The movie, seemingly, echoed through the well-played and well-used characters. However, every shot was a little lengthy, unmoved than usual. It allowed the audience to consume, realize, grasp, and flinch over the situation. And the credit simply goes to the cinematographer Mrinal Desai for her static takes.
Tamhane started off with a reflection on the lives of Dalit. And, by taking the same wavelength conducted a paradigm shift towards sanitation workers and ended up again at Dalit lives.
The Real Life Scavengers
As per recent reports, 110 manhole deaths were reported in 18 states in the year 2019 across the country. The irony here is workers entering manholes or manual scavenging is actually illegal in India since 2013. As per the Prohibition of Employment as Manual Scavengers and Their Rehabilitation Act, the process should be entirely mechanised considering the dangers of the sewer environment.
However, there are dozens of loopholes in this law. In order to save costs, contractors use the backward communities to clean the sewers without documenting anything on paper.
In recent years, reports suggest that post 2019 budget there have been changes in this situation. Indian Finance Minister Nirmala Sitharaman in her new budget announced the extension of a government play in which banks facilitate loads to women and people from marginalized communities to buy manual scavenging machines and robots. According to her, this “mechanised cleaning could save the manual scavengers their dignity”.
The Court was released in the year 2015 i.e., a year before Rohith Vemula, a Ph.D. student from the University of Hyderabad committed suicide. The alleged cause is caste-based discrimination. Rohith, a Dalit student, was suspended along with four others after a complaint by the local unit of Akhil Bharatatity Vidyarthi Parishad (ABVP), the student wing of the BJP. Unable to manage his daily expenses, Rohith protested in front of the university.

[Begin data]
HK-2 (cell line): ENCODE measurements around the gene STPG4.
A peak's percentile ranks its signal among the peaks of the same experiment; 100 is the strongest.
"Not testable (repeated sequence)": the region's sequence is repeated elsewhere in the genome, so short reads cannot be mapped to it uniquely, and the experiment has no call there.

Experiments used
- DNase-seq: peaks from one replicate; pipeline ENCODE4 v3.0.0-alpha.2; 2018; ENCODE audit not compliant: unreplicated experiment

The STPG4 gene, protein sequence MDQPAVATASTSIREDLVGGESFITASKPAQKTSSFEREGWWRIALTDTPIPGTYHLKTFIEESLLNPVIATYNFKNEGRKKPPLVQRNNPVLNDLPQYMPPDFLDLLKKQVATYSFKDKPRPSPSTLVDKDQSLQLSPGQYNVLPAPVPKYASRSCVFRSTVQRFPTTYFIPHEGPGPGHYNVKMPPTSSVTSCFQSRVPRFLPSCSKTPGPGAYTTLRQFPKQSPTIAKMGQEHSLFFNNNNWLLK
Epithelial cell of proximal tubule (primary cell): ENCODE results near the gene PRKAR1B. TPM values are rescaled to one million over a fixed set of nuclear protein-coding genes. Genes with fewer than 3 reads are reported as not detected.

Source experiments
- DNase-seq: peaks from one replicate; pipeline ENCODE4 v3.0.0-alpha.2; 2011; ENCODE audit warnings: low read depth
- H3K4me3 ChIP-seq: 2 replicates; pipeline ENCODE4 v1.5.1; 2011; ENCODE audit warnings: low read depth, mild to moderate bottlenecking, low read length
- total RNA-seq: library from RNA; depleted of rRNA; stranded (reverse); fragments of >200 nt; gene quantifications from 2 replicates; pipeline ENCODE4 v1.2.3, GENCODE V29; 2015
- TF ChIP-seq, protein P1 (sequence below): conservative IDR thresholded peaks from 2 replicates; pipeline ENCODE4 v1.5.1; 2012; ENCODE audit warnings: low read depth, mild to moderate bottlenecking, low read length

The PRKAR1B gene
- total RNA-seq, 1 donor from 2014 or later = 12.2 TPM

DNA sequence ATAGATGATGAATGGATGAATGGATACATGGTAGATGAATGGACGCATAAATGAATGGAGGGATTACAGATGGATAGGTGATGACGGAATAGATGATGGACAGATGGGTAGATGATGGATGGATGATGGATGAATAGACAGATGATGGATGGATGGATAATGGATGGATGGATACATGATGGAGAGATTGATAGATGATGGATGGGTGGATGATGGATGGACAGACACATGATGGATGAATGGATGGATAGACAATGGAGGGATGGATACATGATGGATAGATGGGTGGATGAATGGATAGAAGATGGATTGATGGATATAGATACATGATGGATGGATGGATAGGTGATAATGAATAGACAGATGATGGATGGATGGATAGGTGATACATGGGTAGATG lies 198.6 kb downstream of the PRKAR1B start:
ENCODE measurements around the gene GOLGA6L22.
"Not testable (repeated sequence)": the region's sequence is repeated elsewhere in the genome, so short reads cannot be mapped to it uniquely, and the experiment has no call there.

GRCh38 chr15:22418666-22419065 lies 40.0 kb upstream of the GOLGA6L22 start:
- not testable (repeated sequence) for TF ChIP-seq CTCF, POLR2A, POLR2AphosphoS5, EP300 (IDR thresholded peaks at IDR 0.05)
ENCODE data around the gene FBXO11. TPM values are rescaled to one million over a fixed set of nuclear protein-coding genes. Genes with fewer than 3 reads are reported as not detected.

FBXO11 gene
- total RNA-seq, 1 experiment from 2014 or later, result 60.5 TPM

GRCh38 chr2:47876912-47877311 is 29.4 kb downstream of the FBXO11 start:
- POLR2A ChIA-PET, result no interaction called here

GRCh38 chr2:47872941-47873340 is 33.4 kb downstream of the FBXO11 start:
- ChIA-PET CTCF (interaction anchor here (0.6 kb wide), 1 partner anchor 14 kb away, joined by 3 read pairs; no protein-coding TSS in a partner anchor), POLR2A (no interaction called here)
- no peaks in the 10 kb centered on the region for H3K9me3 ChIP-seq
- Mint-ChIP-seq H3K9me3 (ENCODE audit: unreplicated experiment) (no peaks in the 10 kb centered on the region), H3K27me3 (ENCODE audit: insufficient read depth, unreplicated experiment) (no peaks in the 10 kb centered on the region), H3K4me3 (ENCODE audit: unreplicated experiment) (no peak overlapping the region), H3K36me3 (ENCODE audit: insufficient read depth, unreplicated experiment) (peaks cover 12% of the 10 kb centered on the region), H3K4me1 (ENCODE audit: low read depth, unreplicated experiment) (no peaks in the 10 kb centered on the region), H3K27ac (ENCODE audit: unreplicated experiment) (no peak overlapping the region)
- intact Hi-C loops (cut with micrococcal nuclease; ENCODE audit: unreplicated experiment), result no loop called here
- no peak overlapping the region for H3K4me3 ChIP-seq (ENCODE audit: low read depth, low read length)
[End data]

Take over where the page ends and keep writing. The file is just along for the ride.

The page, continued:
On January 17, 2016, Rohith committed suicide leaving a searing note behind. “My birth is my fatal accident,” Rohith wrote in his note. He was allegedly identified as a Dalit and was advocating for Dalit rights. Due to suspension, and thereby pause on his fellowship, Rohith had dues. “If you, who is reading this letter can do anything for me, I have to get 7 months of my fellowship, one lakh, and seventy-five thousand rupees. Please see to it that my family is paid that. I have to give some 40 thousand to Ramji. He never asked them back but please pay him from that,” Rohit added in the note while apologising to his loved ones for his act. Till date, nobody has been held accountable for his death.
Fighting for Dalit rights is not a 21st century act. Forty-five years ago there was a group of people who founded the ‘Dalit Panthers’ movement in Mumbai was working towards Dalit rights. The party didn’t last but even today, the need for such a party remains.
Court is both: reality and an attack on India’s outmoded justice system especially in the context of Dalit lives. Tamhane could have easily blended the movie into another Bollywood flick with heroes and saviors as the frontline but the harsh realities plus quiet outburst set both the film and the director apart.